Weekend Warriors: Promoting



Moves     |      Promoting


You can choose any date you want to stage an event by double-tapping on it and booking up to 6 fights. Tap either side of the date line to browse through the calendar in real time. Simply touch an empty slot to fill it or tap any existing names to replace those. You can clear the slot by hitting the X in the corner, or randomly generate a fight by pressing the arrows.  It's up to you how much content you offer your fans and how often (but at least 3 fights every 2 weeks is suggested). Although a card would be booked well in advance in real life, you are free to make last minute changes in this game. On the night of the show, pressing PLAY will either start the currently highlighted fight or the nearest available one. You may enjoy playing each one, or you can set the controls to "CPU" to WATCH them. You can instantly simulate a result from the pause menu. Once a fight is over, the winner will be highlighted green and the loser red.

Depending on how popular and highly ranked the fighters are in each spot, your card will attract an increasingly large audience. Don't worry if you open up to 500 fans watching the preliminaries because the arena should fill up by the end of the night! As you'd expect, the main event is largely responsible for drawing the most people - so not putting your best fight there is a wasted opportunity. On the other hand, the preliminaries have less impact - so feel free to experiment with weaker talent there. The appeal of a fight can also be magnified by having championships on the line or settling an existing rivalry.


The more fights there are, the more you can charge for tickets. A main event is worth $5, the co-mains are worth $3 each, and the preliminaries are an extra $1 each - adding up to a maximum of $14. But it's important to strike the right balance, because you also have to pay the agreed "Purse" to any talent you use. Unlike the fighting career, they are paid whether they win or lose. Every week, your company also has "Expenses" to keep up whether you have a show or not. This is relative to how much you have in the bank, challenging you to become increasingly more successful.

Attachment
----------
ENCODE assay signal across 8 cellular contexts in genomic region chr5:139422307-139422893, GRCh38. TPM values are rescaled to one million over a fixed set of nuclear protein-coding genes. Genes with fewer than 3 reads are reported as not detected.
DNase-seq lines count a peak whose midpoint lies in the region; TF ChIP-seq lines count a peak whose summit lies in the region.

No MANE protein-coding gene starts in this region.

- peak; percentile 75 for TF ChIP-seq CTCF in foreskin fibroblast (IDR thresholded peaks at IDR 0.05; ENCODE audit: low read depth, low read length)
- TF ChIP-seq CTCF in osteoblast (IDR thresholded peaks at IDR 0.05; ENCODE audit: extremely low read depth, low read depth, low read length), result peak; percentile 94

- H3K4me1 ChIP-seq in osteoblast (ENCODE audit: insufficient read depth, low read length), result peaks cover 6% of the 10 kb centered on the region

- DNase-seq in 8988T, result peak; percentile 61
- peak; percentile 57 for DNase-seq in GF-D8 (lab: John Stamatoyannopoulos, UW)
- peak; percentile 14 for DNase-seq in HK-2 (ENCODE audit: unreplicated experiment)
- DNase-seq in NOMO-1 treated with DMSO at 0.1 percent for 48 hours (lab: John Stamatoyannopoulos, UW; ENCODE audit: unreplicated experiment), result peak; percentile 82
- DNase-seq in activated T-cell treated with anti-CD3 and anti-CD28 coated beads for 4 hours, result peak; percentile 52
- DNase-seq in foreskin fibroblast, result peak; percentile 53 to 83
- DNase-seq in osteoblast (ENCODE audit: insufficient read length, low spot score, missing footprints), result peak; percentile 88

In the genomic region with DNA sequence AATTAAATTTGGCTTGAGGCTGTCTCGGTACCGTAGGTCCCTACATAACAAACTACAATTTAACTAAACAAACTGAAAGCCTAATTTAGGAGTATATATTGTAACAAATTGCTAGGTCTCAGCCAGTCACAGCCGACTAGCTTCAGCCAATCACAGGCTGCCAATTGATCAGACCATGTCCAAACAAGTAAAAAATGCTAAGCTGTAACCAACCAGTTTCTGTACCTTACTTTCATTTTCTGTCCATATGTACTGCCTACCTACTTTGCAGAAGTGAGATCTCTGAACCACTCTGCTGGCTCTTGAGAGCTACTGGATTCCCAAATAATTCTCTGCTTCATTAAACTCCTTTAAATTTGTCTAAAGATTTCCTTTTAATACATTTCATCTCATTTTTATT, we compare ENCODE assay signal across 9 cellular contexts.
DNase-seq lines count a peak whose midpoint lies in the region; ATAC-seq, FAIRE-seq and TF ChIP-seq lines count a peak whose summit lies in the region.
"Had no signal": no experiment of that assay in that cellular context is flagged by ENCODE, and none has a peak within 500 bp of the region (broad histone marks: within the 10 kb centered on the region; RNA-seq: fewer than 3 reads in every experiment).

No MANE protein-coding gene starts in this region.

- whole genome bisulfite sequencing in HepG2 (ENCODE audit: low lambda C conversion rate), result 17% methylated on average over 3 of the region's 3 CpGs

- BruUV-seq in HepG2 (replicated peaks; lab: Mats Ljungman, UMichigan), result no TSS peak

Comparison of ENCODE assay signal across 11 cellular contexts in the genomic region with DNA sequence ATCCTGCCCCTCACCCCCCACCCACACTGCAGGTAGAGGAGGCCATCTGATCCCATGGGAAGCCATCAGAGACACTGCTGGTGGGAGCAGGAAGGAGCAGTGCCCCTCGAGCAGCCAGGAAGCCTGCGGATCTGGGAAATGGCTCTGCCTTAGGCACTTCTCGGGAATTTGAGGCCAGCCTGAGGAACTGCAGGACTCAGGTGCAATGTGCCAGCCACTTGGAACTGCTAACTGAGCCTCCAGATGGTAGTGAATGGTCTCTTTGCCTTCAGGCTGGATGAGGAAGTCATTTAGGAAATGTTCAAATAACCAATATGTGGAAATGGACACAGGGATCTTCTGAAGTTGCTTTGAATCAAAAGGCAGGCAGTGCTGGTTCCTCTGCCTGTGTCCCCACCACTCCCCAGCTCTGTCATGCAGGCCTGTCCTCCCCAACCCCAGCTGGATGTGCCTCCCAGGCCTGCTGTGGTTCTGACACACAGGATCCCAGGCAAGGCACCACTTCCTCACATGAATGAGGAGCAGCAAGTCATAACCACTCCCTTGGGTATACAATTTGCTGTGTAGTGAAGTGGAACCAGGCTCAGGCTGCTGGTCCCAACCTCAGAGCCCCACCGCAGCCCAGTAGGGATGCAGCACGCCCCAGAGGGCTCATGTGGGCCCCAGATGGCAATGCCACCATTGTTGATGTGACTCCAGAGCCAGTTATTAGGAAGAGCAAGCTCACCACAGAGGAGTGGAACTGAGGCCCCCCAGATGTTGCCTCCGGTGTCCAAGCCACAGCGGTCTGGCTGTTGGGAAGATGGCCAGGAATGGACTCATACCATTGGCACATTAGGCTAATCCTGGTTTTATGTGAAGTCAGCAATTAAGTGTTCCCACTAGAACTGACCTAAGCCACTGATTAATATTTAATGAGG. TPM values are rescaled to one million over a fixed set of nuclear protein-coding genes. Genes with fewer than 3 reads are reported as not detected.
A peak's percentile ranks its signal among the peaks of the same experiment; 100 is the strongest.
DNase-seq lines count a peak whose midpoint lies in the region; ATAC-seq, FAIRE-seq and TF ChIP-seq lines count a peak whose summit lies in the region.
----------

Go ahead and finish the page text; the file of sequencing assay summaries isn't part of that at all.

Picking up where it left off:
It's not enough for popular stars to just "show up" because each fight on the card also has to entertain the crowd. This comes easier to talented fighters who the fans enjoy watching, but they still have to apply themselves. A fight is considered to be entertaining if it contains a lot of back-and-forth action, peppered with knock-out blows, spectacular takedowns, and clever counters. If a fight is too one-sided or stagnant, the fans may lose interest. Having a title on the line or an existing rivalry can add to the hype. The overall quality of the show will influence whether your brand's popularity goes up or down - as reflected by the TV ratings. This in turn affects how many people will come to see your product next time. As with the attendance, there is a greater responsibility on the main event to be entertaining whereas the preliminaries contribute less.


When choosing which fighters to use, you may want to consider the following stats:
- Popularity is how well known they are (though not necessarily well LIKED!). The more famous stars attract larger audiences and command larger fees. Their actions are also considered to be more entertaining.
- Striking indicates how much damage they can inflict. Good strikers are more likely to knock out opponents. Their strikes are also more entertaining to fans.
- Grappling affects how easily they can either make transitions of their own or thwart the efforts of an opponent. Good grapplers are also more likely to make opponents tap out.
- Speed refers to both how quickly they move and how swiftly they strike. Both are valuable assets in taking control of a fight, as well as entertaining an audience.
- Stamina determines how quickly their health recovers - both during a fight and between fights. An unfit athlete will not be able to perform at their best week after week, as all physical stats are filtered through their current health.
- Toughness refers to their ability to absorb punishment - such as how many shots they can take before falling down, and how quickly they can retaliate with an attack of their own. It also suggests how likely they are to submit, bleed, or get injured.

Further Reading
I regret that there is more to this game than I could ever explain here, so I hope you enjoy figuring some things out for yourself! Or you may want to join the debate on social media where any curious questions will be answered by myself or other players:


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